Our group had previously reported (Saha 100% sensitivity and specificity of dipstick test on 60 samples from Brazil (40 VL and 20 healthy controls). We in this study additionally tested 20 CL cases in Brazil infected with L. braziliensis. Brazil is amongst the seven countries reporting 90% CL cases20. None of the CL samples showed cross reactivity with L. donovani antigen, LAg, in the dipstick test. Thus dipstick did not recognize tegumentary form of leishmaniasis in Brazil.


A blind-fold study was conducted at the University of Gondar, Ethiopia. A total of 129 samples were tested, out of which 86 were acute VL and 43 control samples including 11 other diseases, 16 endemic healthy controls and 16 non-endemic healthy controls. VL cases were confirmed with bone marrow (n = 21) or splenic aspirates (n = 65). Our dipstick in Ethiopia showed overall 100% sensitivity and 79.06% specificity. Interestingly, one confirmed VL case was positive in our dipstick but negative with rK39 strip test. Out of eleven other diseases four samples of pneumonia, spontaneous bacterial peritonitis, abscess and one unknown disease showed positive results with the dipsticks. All the 16 non-endemic controls were found negative with the dipsticks. However, in the endemic healthy controls, 5 out of 16 were false positive. rK39 test could not be performed with the other diseases and endemic healthy controls to establish the serological status of the cases.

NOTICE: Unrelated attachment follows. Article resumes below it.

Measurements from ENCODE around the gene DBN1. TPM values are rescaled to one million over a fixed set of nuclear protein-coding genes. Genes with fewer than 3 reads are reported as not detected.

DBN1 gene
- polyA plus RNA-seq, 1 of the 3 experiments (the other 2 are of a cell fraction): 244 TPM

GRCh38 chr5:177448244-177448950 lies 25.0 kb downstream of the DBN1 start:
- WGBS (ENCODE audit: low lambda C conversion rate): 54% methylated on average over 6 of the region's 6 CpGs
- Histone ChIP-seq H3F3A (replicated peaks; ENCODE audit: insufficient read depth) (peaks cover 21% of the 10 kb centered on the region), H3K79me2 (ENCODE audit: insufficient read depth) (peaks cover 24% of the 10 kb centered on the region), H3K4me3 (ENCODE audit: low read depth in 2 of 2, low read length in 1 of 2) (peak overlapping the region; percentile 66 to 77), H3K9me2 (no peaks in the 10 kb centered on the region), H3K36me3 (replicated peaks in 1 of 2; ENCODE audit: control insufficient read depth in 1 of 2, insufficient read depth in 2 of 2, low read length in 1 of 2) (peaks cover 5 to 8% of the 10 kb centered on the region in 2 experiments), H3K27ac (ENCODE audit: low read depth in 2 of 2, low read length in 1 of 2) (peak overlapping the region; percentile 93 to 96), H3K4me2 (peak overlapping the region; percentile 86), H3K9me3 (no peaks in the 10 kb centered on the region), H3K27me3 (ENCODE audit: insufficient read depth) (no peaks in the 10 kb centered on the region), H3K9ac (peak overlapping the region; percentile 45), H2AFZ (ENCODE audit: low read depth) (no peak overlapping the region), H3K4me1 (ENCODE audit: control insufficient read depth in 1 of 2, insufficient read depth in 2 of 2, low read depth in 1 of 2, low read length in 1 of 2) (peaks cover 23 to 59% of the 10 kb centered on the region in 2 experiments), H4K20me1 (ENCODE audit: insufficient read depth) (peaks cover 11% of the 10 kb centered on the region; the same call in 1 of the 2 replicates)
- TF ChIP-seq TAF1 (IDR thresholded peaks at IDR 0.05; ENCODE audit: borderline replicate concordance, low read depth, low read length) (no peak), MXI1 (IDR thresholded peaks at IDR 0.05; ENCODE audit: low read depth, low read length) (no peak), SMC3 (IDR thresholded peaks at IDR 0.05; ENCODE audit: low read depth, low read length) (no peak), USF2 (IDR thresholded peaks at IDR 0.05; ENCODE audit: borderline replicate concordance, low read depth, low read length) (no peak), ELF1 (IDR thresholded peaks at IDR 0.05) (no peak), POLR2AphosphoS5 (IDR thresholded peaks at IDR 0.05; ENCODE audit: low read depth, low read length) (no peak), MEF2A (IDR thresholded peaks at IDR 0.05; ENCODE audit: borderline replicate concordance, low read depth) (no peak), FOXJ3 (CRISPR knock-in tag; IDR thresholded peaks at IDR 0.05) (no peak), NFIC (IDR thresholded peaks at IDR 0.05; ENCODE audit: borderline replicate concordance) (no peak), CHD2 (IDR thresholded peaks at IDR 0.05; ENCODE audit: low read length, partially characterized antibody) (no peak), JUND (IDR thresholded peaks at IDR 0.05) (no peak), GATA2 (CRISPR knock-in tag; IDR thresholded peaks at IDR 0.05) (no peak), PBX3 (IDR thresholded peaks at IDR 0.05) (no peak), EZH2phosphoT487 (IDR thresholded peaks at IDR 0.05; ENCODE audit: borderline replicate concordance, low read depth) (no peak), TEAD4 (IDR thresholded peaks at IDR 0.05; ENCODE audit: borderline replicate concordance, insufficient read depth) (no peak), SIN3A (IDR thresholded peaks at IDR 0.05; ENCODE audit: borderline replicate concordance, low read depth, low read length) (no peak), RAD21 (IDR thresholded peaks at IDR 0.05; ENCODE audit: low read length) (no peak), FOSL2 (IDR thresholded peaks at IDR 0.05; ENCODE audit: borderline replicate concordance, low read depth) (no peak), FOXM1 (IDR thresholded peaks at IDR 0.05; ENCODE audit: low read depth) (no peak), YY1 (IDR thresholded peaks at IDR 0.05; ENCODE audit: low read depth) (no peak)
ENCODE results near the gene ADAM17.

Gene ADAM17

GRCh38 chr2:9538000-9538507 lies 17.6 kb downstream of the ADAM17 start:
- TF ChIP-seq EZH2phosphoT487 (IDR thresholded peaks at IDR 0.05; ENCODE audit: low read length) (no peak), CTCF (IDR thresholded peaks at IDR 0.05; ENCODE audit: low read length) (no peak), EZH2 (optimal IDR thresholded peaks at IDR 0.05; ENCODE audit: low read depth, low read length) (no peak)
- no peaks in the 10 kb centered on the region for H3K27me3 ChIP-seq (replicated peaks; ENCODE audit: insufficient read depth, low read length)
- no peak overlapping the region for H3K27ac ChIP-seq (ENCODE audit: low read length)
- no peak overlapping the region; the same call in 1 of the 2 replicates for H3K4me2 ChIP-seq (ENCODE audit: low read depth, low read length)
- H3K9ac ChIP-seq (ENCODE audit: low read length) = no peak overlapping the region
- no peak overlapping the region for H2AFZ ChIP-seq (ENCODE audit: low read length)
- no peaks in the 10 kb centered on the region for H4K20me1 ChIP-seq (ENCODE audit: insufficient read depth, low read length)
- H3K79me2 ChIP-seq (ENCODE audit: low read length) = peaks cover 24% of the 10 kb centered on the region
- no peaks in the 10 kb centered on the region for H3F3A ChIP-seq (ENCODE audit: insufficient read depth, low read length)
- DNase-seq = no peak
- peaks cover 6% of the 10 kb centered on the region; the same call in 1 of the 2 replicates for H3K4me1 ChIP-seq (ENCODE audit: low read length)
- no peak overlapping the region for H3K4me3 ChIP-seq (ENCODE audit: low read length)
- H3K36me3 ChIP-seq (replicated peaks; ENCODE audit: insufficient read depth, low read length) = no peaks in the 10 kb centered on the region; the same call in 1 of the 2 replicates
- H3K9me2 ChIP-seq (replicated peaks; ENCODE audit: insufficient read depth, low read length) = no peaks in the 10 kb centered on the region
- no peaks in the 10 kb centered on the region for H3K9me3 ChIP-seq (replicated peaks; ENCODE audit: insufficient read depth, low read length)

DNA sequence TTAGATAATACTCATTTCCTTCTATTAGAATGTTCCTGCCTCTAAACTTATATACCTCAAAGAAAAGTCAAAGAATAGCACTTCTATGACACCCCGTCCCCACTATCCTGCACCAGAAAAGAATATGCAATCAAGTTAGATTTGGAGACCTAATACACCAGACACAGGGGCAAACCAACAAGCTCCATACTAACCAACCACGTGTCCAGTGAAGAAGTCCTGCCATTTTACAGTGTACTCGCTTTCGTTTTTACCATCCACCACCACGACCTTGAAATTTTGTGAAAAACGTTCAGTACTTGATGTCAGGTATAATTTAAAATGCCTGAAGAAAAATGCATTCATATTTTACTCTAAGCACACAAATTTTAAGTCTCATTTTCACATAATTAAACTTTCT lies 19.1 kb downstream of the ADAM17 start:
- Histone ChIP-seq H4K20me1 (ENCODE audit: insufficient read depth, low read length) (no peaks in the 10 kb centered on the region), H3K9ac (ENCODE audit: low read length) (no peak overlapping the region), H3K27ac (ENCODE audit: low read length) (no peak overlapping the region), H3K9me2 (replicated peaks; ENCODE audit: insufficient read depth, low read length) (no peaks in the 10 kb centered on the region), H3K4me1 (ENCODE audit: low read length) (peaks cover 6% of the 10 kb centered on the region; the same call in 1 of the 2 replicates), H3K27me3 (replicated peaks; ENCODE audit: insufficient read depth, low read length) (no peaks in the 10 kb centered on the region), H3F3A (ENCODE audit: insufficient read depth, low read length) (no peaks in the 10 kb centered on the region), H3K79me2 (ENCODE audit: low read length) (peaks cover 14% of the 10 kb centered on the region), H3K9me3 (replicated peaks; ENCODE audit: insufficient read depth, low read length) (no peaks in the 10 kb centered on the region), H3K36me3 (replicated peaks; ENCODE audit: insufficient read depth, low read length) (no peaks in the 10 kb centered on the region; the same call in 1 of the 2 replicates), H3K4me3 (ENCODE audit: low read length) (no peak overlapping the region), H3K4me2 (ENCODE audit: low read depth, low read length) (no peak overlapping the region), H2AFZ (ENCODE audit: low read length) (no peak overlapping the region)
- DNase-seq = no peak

A total of 55 serum samples were tested in Instituto de Salud Carlos III, Madrid, Spain, including 37 samples of confirmed VL cases, 9 endemic healthy controls and 9 CL samples. VL cases were confirmed with serological test such as ELISA and IFI. PCR was done with bone marrow and peripheral blood for VL and skin biopsy for CL. Our dipstick tests showed positive results in 31 out of 37 confirmed VL cases thus showing 83.78% sensitivity. Two confirmed and dipstick positive VL cases showed negative result with IFI titre less than 1/40 and four VL cases with antibody titre less than 0.2 in ELISA. Seventeen dipstick positive confirmed VL cases were negative in PCR while eight dipstick positive VL cases were negative with rK39 strip test. However, two confirmed VL cases which were negative in our dipstick test were found to be positive with rK39 strip test. All the 9 endemic control samples were found negative in dipstick test and also in PCR and rK39 strip test. The dipstick did not show any cross reactivity with any of the nine CL samples. However, one serum sample in PCR and two in rK39 test showed cross reactivity with CL.